"They (the perpetrators) must have some way of disposing of them (livestock) without tags because with the tags on they are identifiable so if they take them to an abattoir or a mart that would show up. So they have a way of disposing of them without the tags or else there is an illegal butchery which is another way of disposing of them. I would reckon they went down south".
Echoing Mr Armstrong, the UUP councillor also feels that the perpetrators likely had have local knowledge of the area.
"It's something they (the perpetrators) have been targeting. The cattle were away down a fairly long lane in a shed and it's away from the road. I would appeal to the public to come forward (with information) and if anyone sees stray animals that have appeared to alert the authorities."
Claiming that it can be difficult for farmers, especially those with outfarms, to protect against thefts, Mr Wilson continued: "It's very difficult unless you put a barrier with a lock on the lane. I do see some farmers who have been putting swing barriers on lanes and locking them in places where they have stock away from home.
"People would leave machinery on the lane as well to make access more difficult but you shouldn't have to do that."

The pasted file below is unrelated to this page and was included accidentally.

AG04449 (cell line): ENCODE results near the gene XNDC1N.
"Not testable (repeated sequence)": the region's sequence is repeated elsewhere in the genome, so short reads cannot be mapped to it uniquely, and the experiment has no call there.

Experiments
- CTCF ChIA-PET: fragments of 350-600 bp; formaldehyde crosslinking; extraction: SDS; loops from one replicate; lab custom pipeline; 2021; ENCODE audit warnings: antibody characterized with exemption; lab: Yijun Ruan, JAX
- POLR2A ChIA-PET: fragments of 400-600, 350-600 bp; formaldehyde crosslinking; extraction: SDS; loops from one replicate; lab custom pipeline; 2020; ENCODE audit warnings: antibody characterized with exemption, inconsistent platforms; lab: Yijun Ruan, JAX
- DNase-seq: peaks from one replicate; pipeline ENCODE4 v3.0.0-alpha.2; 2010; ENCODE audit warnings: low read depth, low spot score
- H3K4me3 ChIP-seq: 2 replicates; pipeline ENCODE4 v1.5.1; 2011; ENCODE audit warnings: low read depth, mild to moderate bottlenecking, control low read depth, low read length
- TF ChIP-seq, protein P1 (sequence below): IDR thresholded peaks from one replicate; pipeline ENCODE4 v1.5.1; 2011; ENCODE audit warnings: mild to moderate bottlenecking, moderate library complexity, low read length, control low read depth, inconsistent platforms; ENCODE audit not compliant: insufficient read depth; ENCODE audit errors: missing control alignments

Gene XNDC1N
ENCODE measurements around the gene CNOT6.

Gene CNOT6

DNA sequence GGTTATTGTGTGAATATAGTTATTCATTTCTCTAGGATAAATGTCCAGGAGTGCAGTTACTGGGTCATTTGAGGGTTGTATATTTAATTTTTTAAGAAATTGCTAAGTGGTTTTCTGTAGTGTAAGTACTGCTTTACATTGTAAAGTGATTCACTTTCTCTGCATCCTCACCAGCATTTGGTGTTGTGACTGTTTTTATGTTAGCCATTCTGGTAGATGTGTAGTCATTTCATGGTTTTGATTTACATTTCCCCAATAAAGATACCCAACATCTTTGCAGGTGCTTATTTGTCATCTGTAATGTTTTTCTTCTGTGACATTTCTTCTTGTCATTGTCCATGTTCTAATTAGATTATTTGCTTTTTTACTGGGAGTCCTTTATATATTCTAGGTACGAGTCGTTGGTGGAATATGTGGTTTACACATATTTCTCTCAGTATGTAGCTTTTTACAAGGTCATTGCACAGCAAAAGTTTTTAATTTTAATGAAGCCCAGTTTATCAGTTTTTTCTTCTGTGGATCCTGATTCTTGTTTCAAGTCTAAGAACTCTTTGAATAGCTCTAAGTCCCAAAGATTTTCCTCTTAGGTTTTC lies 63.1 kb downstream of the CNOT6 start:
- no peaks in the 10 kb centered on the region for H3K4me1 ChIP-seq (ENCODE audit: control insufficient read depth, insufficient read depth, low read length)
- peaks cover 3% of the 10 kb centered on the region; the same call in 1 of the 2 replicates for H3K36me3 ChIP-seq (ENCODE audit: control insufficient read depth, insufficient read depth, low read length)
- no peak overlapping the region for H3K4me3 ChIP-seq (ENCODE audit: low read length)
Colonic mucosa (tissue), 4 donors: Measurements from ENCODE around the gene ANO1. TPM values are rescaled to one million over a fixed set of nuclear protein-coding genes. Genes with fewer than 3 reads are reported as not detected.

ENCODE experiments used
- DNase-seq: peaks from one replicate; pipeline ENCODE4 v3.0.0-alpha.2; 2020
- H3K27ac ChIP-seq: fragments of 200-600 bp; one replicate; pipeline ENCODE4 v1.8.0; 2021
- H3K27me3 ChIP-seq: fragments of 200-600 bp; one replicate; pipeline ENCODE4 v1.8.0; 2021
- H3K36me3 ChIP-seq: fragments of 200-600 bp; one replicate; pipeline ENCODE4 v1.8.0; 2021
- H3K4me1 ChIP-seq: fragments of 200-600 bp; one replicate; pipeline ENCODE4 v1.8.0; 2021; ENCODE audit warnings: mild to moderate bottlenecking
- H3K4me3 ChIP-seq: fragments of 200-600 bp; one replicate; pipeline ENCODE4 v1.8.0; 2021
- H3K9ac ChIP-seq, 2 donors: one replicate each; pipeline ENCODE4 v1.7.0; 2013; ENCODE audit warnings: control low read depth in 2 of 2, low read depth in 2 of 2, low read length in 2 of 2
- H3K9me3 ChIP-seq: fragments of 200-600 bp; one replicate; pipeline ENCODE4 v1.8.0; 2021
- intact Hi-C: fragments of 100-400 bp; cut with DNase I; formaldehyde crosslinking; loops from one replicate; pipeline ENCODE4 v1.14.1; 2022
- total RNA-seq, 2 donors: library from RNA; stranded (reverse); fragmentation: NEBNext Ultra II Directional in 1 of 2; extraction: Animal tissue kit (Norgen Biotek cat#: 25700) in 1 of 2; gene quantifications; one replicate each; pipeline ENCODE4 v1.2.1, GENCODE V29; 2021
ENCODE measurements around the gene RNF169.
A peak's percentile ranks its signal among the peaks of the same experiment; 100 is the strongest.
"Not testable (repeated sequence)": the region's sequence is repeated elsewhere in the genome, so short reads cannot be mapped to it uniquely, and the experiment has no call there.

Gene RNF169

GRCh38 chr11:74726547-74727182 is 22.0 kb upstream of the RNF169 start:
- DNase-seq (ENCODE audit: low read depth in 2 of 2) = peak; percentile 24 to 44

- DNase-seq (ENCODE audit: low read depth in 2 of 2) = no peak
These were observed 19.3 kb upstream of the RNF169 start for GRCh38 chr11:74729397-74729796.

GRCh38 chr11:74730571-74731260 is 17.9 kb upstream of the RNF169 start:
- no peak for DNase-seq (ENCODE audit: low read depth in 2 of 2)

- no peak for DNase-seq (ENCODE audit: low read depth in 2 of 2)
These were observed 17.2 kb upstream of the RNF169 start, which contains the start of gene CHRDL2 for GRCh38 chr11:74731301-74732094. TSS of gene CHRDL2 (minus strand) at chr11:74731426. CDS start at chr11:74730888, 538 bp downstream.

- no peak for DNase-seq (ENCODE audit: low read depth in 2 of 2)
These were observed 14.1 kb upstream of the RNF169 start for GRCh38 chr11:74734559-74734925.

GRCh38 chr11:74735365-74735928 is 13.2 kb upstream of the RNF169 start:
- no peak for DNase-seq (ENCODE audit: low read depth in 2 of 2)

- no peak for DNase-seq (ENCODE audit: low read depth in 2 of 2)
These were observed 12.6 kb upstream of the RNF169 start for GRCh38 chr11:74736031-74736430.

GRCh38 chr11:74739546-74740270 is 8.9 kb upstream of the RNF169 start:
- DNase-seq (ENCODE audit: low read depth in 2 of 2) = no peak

Commenting on the campaign to tackle rural crime which was launched yesterday, UFU president Barclay Bell said: "Rural crime has a significant impact on farm businesses and the wider local community. Victims are left feeling vulnerable and demoralised and it is an issue that must be tackled. We understand the impact crime against the farming community has on farmers, their families and their businesses. That's why we welcome the launch of this campaign.
"Don't wait for crime to happen. Have a look around your premises and try to do so with a thief's eyes, looking for vulnerable spots and areas of permanent darkness. This could help make your property less appealing to a thief."
In relation to the Tirooney Road incident, Sergeant Ryan McConville from the PSNI said they were keen to hear from anyone who saw suspicious activity in the area and, in particular, the driver of a tractor and trailer who was seen in the vicinity between 2am and 3am on Friday morning.
He said: "A number of valuable cattle - nine black Aberdeen Angus bulls and eight black heifers - were stolen in this incident. We would like to hear from anyone who saw suspicious activity in the area around this time.
“We would be particularly keen for the driver of a tractor and trailer who was seen in the area between 2am to 3am on Friday morning to get in touch with us.
“Anyone with information should contact police on the non-emergency number 101, quoting reference 249 of 7/4/17. Alternatively, if someone would prefer to provide information without giving their details, they can contact the independent charity Crimestoppers and speak to them anonymously on: 0800 555 111."